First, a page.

British Cider Needs A Classification System

British Cider Needs A Classification System

Lets face it, cider is generally misunderstood. People think cider is cider, it’s a one-dimensional product. I’ve heard all sorts of stories when trying to enlighten and persuade people into the cider-world…”It reminds me of the time I woke up in a hedge at 16 years old with a banging headache” then there’s the, “my student budget forced me down the cider route”. Unfortunately for most people, cider tends to be memorable but not in a good way…alas, this is the case. However, there is hope, with artisanal ciders coming to the fore, trying to redeem this product from the industrial produced cider, which has perhaps confused people’s perception of it. However, it seems to me for a product to be taken seriously it needs to have the right regulations and labelling in place, so that it can be understood properly.

Why not look to French wine as a good place to start…

The National Institute of Appellations of Origin (INAO) created the Appellation d’Origine Controlee (aoc) system in 1935 to guarantee the origin of wine and other food products, such as cheese. The AOC was the first organization to define strict regulations for winemakers, and since then many other countries have used the AOC as a model for their own wine regulations. The following classifications are still governed by the INAO today:

  • AOC (appellation of controlled origin)
  • VDQS (wines of superior quality)
  • VIN DE PAYS (country wine)
  • VIN DE TABLE (table wine)


The INAO defined strict, specific, appellation characteristics to help guide the consumer, promote minimum levels of quality and energise growers into producing better wines. Why can’t we organise a similar system with cider? Create guidelines for cider-makers to follow in each county/region to produce what is best for that area with that terroir. That way, there will be a lot more diversity and cider will be easier to understand as styles will take place and a hierarchy of quality can be implemented, allowing the ciders of better quality, to be easily recognised through the label and consequently be able to charge a premium for it; because at the moment cider is classed under one simple label, which is ridiculous, when you consider there are cideries out there producing 450 million litres of the stuff which is made up of 35% fermented apple juice and then there are other cideries producing 7000 litres from 100% fermented apple juice but there is nothing on the label to distinguish that massive difference.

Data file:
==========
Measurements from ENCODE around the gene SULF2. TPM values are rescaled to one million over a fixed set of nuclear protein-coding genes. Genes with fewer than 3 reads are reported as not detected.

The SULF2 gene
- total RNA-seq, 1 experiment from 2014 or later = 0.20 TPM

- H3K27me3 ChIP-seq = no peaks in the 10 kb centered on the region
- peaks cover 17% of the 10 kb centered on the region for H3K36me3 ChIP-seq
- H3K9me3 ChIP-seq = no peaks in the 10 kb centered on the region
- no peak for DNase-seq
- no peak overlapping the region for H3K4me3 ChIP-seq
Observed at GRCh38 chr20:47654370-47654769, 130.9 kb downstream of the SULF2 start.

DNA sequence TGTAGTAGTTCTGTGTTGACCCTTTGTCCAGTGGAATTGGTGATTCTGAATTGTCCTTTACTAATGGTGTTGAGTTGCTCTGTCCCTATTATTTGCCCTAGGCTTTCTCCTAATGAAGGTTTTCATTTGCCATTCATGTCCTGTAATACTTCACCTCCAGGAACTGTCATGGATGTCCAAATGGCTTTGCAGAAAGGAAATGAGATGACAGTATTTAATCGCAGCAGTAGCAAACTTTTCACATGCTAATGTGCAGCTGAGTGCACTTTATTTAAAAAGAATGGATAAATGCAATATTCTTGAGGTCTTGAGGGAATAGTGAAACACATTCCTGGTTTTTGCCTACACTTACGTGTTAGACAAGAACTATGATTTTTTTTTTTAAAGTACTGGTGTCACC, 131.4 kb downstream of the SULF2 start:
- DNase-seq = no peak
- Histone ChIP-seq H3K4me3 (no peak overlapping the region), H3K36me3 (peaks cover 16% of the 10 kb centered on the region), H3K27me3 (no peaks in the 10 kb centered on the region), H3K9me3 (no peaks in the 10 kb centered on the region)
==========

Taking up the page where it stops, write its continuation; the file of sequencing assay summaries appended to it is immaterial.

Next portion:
Most craft cider is suitable for vegans and vegetarians and is a gluten free product but this is not displayed on the label. This is something that could be exploited more by the smaller producers. Iford cider based near Bath, have taken the initiative of adding a small apple logo that features on their cider’s labels with the words, never from concentrate. It’s extra details like this that create questions for the consumer and can give them more information to help them choose the right cider for their needs!



1 comment

  • Wayne Burgess

    Great article. The biggest problem I find is exactly that. People associate cider with a mix of volatile chemicals, white in colour and as fizzy as cola. Those horrid 2 litre bottles of varnish have tainted cider for so many. Its great to have some positive action toward craft cider again.

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